you can make me mangú, because that sounds very delicious.] Alexander: (smiles and blushes) No, no, no. Luna: Yo no sé lo que es mangú. [I don’t know what mangú is.] Javier: Mangú is like mango? Alexander wags his finger vigorously no. Aurora: (laughs) No, no, mangú es plátano. [Mangú is from plantains.] Luna and Javier: Ahhhhhh.
Alexander and his family are from the Dominican Republic and maintain strong ties to and pride in their Dominican heritage, including making a popular plantain dish called mangú, which is a favorite of Alexander’s. Viviana is familiar with mangú, but it is not part of her Argentinian cuisine. In this episode, the role of teacher–learner is reversed as Alexander teaches Viviana how to mash the plantains for this dish. He even shows slight exasperation when she doesn’t pay close enough attention. Luna and Javier (both from Mexico) join the conversation and, because of their unfamiliarity with mangú, confuse the word with mango, which they are familiar with. Luna and Javier learn a new word and a new dish from their classmate. These conversations occur frequently during play as the children bring in elements and experiences from home. Some are shared; others are new and unfamiliar. Differences lead to conversations, and children and teachers learn from each other. Play allows children to take on new roles and take risks with characters, roles, and language (Long, Volk, & Gregory 2007). Play expands the classroom setting to include the fantasy worlds that the children create and communicate in.
and create collective stories, such as the Michael Jackson concert and the Dominican Republic trip. This flexibility allows for story continuity. As children gain language and experiences, they refine and evolve their stories. Listen to children. It’s a common early childhood practice to include items from children’s cultures in play areas, such as culturally specific kitchen items, food, and clothing. While items are important, it is also vital to listen to children and become aware of what is significant to them, their families, and the local culture. The children who live in the neighborhood are familiar with the supermarket and local eateries. Menus and circulars from these places are part of the children’s lives and experiences outside of the classroom.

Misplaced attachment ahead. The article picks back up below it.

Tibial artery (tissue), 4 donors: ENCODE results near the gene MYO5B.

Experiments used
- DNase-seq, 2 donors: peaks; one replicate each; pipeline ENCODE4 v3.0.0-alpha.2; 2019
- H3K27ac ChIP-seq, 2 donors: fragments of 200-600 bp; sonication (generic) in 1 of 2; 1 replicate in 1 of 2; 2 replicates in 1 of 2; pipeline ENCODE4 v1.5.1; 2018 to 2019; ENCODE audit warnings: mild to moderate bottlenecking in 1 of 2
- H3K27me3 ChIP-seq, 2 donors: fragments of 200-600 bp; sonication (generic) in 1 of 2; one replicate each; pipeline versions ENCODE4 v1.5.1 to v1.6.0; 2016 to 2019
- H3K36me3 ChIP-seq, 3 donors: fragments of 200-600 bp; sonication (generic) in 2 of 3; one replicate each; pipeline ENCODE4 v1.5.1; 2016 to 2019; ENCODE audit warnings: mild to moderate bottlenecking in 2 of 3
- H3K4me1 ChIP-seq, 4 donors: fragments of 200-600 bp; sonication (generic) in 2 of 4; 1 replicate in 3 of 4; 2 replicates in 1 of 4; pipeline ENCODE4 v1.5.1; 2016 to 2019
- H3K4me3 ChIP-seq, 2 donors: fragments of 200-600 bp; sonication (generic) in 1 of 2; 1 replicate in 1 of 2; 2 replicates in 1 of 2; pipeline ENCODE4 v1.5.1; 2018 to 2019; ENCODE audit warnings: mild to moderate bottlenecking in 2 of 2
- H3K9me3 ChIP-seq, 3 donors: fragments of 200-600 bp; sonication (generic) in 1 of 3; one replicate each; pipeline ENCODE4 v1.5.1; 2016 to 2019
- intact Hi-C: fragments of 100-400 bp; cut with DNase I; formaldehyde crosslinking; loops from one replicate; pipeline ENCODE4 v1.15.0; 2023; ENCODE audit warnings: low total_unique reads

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Strategies for teachers
Play should be a cornerstone of early childhood education. The stories from this classroom show how teachers support culturally and linguistically diverse children through a playbased curriculum that honors their languages and cultural practices. Because each classroom is unique, the suggestions that follow are key elements of a philosophy that fosters play and supports children and teachers. Provide time and space for play. The schedule in this classroom offers children long periods of play. They move around the classroom throughout their play and mix items across play areas. There are no limitations to how many children can be in any area. This freedom allows them to move around, join different stories, May 2014 Young Children n www.naeyc.org/yc
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